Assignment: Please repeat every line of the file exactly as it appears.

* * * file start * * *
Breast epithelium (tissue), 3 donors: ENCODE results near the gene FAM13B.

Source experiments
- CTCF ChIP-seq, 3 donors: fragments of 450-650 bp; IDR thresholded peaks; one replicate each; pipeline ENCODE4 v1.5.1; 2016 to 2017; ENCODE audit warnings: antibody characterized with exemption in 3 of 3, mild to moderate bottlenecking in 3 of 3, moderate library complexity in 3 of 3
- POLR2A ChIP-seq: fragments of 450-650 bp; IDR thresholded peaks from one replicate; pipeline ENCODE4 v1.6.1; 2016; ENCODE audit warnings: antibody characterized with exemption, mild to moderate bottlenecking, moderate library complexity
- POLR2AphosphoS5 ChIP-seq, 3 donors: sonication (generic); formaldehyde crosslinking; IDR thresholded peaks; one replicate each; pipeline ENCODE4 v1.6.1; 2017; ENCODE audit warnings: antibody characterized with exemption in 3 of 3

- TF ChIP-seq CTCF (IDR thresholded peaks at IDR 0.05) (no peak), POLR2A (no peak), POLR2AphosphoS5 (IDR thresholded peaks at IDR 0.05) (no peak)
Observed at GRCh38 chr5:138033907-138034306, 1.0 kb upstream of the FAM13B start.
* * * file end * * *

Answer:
Breast epithelium (tissue), 3 donors: ENCODE results near the gene FAM13B.

Source experiments
- CTCF ChIP-seq, 3 donors: fragments of 450-650 bp; IDR thresholded peaks; one replicate each; pipeline ENCODE4 v1.5.1; 2016 to 2017; ENCODE audit warnings: antibody characterized with exemption in 3 of 3, mild to moderate bottlenecking in 3 of 3, moderate library complexity in 3 of 3
- POLR2A ChIP-seq: fragments of 450-650 bp; IDR thresholded peaks from one replicate; pipeline ENCODE4 v1.6.1; 2016; ENCODE audit warnings: antibody characterized with exemption, mild to moderate bottlenecking, moderate library complexity
- POLR2AphosphoS5 ChIP-seq, 3 donors: sonication (generic); formaldehyde crosslinking; IDR thresholded peaks; one replicate each; pipeline ENCODE4 v1.6.1; 2017; ENCODE audit warnings: antibody characterized with exemption in 3 of 3

- TF ChIP-seq CTCF (IDR thresholded peaks at IDR 0.05) (no peak), POLR2A (no peak), POLR2AphosphoS5 (IDR thresholded peaks at IDR 0.05) (no peak)
Observed at GRCh38 chr5:138033907-138034306, 1.0 kb upstream of the FAM13B start.